FIFA Women’s World Cup’s popularity peaks among UAE residents with nearly half showing interest

FIFA Women’s World Cup’s popularity peaks among UAE residents with nearly half showing interest

Women’s soccer has the highest following among any other sport across the 13 surveyed markets

YouGov’s latest global report reveals FIFA Women’s World Cup’s popularity is the highest in the UAE among other surveyed markets, and nearly half the respondents (46%) said they are interested in this event.

The report titled “Women in Sport Report 2021”, explores how women’s sport is perceived around the globe – with the aim of giving marketers an inside track on identifying where the greatest value lies.

Data from the whitepaper shows that globally women’s soccer has the highest following among any other women’s sport and is followed by 22% of the world’s public. The interest in the game varies across countries with the highest numbers coming from Mexico (41%), Indonesia (39%), Italy (38%), and the UAE (35%).

Big events are seen as crucial to the growth in popularity of women’s sports. In the UAE, four out of ten respondents (41%) said watching international events (like a FIFA World Cup or Olympic Games) is a major factor that drives the interest of the public in these sports. Recommendations of friends and family and watching highlights of matches are also cited as important reasons (37% and 33% respectively). Playing sports as a child (32%) or having a child who played a sport (27%) are some of the other reasons believed to spur an interest in women’s games.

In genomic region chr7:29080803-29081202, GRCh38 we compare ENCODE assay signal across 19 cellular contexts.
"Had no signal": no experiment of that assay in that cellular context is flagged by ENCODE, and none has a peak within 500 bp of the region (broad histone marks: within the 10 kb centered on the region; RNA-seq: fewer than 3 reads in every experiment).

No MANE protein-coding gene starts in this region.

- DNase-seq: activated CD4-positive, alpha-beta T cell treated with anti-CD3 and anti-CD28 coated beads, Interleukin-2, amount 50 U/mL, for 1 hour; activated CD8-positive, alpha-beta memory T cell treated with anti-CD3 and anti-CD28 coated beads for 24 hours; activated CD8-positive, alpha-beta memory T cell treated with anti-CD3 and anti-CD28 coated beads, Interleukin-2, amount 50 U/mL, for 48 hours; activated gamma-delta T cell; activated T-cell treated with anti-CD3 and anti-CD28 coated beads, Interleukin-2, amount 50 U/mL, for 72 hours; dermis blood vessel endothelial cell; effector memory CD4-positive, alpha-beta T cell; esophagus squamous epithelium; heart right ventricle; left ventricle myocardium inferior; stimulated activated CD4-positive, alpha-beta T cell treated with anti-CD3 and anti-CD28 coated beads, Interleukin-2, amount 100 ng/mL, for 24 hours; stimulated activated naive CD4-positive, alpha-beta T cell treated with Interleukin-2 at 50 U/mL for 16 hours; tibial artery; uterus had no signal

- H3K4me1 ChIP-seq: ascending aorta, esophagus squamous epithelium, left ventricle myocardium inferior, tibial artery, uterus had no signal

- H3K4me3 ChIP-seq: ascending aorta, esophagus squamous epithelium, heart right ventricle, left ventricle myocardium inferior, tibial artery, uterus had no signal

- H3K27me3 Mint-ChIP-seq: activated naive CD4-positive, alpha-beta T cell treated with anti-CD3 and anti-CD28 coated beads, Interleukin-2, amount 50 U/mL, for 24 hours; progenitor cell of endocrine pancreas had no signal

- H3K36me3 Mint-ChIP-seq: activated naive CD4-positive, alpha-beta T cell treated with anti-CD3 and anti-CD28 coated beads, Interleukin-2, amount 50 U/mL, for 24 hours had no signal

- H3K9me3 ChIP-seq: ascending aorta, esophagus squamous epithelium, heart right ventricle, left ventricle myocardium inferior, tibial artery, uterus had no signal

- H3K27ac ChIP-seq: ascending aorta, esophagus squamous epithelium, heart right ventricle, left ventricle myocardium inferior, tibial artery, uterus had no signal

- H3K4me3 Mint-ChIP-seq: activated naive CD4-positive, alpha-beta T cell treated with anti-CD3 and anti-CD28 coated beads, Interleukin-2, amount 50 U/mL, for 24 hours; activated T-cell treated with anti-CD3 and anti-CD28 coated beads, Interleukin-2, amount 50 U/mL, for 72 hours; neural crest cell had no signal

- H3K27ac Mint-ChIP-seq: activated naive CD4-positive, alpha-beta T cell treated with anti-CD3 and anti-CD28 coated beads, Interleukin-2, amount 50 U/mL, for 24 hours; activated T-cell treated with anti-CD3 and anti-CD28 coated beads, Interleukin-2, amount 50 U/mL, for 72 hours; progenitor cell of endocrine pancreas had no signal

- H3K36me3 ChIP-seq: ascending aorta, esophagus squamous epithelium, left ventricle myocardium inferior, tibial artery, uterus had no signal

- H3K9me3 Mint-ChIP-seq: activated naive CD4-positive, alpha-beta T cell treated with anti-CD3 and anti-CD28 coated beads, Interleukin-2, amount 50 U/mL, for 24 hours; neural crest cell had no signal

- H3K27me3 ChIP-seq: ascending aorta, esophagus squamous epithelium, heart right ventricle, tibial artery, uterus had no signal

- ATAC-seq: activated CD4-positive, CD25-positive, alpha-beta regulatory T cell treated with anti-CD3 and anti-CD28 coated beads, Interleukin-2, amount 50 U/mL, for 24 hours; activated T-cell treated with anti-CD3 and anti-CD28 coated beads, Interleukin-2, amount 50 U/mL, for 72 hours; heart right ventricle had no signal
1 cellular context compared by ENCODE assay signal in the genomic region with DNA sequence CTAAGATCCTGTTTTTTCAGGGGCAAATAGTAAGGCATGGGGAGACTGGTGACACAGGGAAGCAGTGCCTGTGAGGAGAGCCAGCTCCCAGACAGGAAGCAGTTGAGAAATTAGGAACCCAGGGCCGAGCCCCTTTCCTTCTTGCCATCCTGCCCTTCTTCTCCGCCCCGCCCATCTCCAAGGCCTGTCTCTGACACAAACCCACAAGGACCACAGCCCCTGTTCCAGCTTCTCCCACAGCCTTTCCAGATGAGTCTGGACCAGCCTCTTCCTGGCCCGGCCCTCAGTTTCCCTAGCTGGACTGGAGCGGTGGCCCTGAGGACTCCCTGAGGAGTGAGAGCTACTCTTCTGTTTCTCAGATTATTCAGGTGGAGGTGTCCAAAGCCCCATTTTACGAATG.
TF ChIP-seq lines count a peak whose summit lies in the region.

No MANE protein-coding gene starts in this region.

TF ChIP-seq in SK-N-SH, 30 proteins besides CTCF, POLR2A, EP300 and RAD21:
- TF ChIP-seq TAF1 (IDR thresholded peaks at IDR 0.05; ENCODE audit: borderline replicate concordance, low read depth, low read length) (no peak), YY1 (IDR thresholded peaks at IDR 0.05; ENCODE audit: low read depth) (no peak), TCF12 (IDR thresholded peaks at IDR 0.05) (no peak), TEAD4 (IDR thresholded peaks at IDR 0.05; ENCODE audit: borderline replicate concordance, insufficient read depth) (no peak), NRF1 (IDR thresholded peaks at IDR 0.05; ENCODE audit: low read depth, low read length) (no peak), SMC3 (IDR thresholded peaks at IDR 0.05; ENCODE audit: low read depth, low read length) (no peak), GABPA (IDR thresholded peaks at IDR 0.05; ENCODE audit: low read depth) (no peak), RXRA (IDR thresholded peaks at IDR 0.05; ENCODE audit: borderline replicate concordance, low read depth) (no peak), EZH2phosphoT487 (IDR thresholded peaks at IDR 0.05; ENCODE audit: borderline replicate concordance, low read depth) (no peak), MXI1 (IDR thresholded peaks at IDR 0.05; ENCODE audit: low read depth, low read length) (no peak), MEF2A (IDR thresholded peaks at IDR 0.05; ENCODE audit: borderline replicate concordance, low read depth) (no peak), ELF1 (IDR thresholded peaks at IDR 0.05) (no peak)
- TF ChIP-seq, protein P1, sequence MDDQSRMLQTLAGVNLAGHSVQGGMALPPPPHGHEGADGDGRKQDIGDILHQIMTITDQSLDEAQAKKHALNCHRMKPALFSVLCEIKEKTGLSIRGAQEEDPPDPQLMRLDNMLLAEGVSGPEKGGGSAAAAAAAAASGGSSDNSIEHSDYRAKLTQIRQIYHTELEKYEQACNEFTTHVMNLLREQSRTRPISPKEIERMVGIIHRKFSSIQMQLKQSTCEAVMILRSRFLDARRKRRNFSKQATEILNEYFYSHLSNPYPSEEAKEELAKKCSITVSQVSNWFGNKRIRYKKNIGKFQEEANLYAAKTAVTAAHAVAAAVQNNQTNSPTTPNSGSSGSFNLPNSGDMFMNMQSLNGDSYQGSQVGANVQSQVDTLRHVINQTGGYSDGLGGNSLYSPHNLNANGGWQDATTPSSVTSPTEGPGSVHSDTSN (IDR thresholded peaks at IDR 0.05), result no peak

Despite a rise in women's participation in sports, the global popularity of women’s sports is much lower than men’s sports across all the sporting categories (64% vs 36%). The difference is most pronounced in the category of professional sport with two in five (40%) saying they watch or follow men’s pro sport, while less than half that proportion (19%) said they follow the women’s equivalent.

The most popular reason people give around the world for not following women’s sport is the lack of media coverage for it (40%). Two other ‘supply-side’ issues that commonly crop up around the world are lack of marketing for women’s sport (30%) and difficulty to find games to watch (27%). Only one in four (24%) question the quality of coverage, while the speed or physicality of the game is far down the list of barriers.

Data suggests that across all surveyed markets, two in five people (41%) say they would watch more women’s sport if there were more of it on the television. UAE strides above the global average, with almost half (49%) of the respondents agreeing with this statement.

Talking about the future of women’s sport, a majority of the respondents (71%) in the UAE say there has been an enhancement in the quality of women’s games in the last five years. Many perceive there has been progress in areas like live broadcasts, the accessibility of coverage, and the sponsorship of women’s sport. However, the availability of news on women's sport is still at the bottom of the list.

Commenting on this, Frank Saez of YouGov Sport said, “Although across the globe men’s sport is more popular than women’s, international tournaments have helped bridge the gap to some extent and driven engagement for women’s sport.

Data from the whitepaper suggests that people around the globe are open to watching women’s sports if there were more of it on TV. While there is interest, the challenge is for marketers, broadcasters, and the media to work together to make women’s sport and its stories more consistently visible to the audience. Sports organizations too can help by providing media with more and better information about women’s sports and female athletes.”

Please click here to download the full report

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